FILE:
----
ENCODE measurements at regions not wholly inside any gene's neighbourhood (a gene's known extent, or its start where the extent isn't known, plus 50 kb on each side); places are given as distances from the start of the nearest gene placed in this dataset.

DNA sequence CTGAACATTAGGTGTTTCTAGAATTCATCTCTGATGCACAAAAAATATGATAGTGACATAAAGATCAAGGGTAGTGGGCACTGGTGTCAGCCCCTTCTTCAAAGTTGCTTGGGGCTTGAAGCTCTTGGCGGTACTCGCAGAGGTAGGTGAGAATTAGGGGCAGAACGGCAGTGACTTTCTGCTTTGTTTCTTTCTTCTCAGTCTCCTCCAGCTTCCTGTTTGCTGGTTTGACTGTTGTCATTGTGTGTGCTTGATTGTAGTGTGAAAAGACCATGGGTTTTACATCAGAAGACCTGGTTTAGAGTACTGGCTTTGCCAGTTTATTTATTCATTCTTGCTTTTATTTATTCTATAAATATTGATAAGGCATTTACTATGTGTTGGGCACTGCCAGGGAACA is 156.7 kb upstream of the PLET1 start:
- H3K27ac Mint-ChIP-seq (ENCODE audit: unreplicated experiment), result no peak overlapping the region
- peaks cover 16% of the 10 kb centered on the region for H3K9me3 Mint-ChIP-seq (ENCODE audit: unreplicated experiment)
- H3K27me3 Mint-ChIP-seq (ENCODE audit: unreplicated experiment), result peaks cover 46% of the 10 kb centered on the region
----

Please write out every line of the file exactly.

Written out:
ENCODE measurements at regions not wholly inside any gene's neighbourhood (a gene's known extent, or its start where the extent isn't known, plus 50 kb on each side); places are given as distances from the start of the nearest gene placed in this dataset.

DNA sequence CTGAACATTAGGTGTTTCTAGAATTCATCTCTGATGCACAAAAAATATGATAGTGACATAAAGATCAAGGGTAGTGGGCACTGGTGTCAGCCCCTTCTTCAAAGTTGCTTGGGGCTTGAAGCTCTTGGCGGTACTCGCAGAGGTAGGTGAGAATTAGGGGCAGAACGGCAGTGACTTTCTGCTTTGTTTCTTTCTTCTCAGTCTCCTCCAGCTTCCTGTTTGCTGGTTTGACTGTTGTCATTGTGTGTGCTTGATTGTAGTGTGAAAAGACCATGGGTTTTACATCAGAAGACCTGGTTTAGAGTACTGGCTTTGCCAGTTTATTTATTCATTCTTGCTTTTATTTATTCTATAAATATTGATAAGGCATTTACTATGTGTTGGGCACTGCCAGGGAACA is 156.7 kb upstream of the PLET1 start:
- H3K27ac Mint-ChIP-seq (ENCODE audit: unreplicated experiment), result no peak overlapping the region
- peaks cover 16% of the 10 kb centered on the region for H3K9me3 Mint-ChIP-seq (ENCODE audit: unreplicated experiment)
- H3K27me3 Mint-ChIP-seq (ENCODE audit: unreplicated experiment), result peaks cover 46% of the 10 kb centered on the region